(I’ll wait a minute while you consider the question!)
It’s two things:
- Just because something is reusable, you can’t call it eco-friendly. Whether or not any product is eco-friendly is determined largely by how it’s made –the environmental footprint of the materials, the manufacturing and the transportation involved in the making of the product – as well as how it’s managed at end of life. Bottom line: you can’t call something eco-friendly just because it’s recyclable…
- …and this bag largely isn’t recyclable. The presence of the chasing arrows would lead a reasonable consumer – the litmus test of the FTC – to presume it’s recyclable, and that they could put it in their home recycling bin for curbside pickup or in any municipal recycling bin marked “plastics.” In fact, plastic bags are a menace in most recycling facilities, clogging up the equipment, as shown in this picture on the How2Recycle website. Technically, they can be recycled, but typically via store drop-off. Thus, expect in the next iteration of the Green Guides that we’ll see a lot more clarity around how claims (like the 4 with the chasing arrows on the bag above) need to be communicated.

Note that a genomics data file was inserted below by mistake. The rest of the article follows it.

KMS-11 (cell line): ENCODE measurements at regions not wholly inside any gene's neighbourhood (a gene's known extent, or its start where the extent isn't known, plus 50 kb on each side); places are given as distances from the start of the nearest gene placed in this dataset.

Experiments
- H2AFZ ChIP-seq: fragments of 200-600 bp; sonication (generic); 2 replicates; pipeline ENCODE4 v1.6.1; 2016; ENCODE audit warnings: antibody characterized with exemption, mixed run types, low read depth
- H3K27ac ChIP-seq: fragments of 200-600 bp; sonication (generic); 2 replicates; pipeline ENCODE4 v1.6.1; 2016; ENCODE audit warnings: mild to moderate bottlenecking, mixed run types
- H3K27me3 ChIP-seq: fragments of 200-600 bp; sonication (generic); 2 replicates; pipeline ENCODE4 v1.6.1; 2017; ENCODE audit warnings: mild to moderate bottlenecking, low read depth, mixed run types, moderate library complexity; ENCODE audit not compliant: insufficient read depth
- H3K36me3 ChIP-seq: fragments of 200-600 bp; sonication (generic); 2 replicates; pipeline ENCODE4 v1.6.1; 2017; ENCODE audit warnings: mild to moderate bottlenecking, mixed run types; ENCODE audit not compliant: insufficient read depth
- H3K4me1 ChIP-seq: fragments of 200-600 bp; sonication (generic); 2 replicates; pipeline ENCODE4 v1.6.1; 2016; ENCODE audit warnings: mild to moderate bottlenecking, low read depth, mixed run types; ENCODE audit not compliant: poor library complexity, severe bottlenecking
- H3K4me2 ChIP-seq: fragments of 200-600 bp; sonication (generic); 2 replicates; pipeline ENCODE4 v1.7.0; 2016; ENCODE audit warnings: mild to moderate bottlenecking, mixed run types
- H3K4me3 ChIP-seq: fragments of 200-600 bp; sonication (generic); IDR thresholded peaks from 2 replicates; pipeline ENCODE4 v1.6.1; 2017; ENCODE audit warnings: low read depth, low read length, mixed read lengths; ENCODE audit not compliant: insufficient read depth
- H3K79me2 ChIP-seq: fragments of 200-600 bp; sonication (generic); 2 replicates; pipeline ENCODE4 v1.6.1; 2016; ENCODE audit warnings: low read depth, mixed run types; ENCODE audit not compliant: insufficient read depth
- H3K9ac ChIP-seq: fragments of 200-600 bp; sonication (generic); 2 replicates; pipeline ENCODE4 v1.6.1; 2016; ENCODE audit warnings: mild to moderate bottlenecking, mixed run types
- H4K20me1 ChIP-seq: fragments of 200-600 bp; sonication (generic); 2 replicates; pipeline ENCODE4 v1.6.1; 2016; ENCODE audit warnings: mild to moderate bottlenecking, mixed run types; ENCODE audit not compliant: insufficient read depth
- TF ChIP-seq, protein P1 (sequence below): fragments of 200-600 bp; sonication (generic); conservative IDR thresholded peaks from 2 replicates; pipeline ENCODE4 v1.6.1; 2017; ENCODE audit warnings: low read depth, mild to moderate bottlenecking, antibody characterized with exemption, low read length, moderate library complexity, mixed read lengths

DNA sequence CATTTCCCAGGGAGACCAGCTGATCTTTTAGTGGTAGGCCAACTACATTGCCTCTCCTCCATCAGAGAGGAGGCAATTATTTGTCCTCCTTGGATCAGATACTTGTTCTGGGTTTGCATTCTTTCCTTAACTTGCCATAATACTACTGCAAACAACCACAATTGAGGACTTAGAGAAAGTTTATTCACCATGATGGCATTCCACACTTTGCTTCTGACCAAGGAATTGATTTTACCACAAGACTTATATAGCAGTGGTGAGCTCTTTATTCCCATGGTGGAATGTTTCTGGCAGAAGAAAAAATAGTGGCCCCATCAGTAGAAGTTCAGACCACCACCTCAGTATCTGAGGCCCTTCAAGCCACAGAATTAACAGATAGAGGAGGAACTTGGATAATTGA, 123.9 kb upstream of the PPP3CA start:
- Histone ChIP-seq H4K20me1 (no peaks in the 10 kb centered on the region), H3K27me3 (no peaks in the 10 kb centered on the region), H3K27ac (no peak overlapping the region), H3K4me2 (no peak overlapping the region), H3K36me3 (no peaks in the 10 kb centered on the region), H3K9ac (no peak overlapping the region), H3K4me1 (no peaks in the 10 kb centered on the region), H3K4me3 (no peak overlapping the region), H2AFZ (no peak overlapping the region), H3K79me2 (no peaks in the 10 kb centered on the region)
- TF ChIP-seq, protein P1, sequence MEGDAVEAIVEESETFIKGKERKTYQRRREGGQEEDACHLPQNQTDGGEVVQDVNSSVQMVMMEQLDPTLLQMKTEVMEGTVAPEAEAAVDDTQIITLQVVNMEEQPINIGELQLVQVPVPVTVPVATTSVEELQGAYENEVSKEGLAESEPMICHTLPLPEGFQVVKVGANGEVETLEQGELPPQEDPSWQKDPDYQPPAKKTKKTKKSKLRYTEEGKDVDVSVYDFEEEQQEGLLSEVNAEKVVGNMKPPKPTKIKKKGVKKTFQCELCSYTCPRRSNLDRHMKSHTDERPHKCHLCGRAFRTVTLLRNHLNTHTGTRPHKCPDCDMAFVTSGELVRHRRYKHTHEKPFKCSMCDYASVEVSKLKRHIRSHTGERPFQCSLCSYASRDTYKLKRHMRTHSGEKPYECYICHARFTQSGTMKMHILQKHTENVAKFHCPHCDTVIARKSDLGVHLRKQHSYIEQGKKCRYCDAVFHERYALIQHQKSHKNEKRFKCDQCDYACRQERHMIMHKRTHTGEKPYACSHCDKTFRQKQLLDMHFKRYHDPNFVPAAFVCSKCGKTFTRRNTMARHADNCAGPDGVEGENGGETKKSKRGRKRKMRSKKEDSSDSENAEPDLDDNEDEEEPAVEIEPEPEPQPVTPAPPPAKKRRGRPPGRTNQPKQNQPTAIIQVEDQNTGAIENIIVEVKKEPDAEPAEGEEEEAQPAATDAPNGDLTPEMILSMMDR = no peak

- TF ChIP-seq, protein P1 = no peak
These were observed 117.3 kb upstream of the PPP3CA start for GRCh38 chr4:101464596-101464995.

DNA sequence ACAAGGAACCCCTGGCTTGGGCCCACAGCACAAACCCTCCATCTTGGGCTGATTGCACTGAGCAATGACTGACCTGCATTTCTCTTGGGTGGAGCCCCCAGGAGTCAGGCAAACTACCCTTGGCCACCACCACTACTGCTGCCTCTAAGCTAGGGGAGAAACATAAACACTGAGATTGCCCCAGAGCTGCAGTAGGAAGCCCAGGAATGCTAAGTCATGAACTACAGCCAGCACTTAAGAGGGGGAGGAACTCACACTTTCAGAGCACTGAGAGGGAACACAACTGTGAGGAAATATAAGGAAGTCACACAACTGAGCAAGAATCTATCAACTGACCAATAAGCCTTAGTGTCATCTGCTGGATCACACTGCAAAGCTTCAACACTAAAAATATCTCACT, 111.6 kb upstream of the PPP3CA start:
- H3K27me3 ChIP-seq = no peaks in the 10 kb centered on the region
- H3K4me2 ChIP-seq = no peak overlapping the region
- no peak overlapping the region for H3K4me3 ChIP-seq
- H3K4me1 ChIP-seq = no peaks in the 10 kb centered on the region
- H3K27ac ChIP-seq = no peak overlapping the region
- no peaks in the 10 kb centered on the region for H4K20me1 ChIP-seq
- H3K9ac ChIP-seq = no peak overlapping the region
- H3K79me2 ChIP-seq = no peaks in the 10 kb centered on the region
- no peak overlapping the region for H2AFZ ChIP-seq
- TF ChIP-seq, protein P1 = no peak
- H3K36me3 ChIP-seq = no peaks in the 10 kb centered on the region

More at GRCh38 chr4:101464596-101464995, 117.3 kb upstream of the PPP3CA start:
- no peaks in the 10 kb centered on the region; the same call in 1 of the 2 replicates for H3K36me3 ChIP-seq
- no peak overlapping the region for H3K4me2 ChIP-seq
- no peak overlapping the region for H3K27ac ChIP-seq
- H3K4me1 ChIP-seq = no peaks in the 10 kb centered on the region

And expect that we’ll see a lot more enforcement. In the note from the Chair of the FTC accompanying the call for comments, it’s pointed out that, “The Commission has a strong track record of suing companies for deceptive environmental claims” and goes on to specifically point to multi-million-dollar settlements with WalMart®, Kohl’s® and others. As green claims – and greenwashing – become even more ubiquitous, expect to see the FTC lean into the Green Guides and go after companies that flagrantly violate the guidance.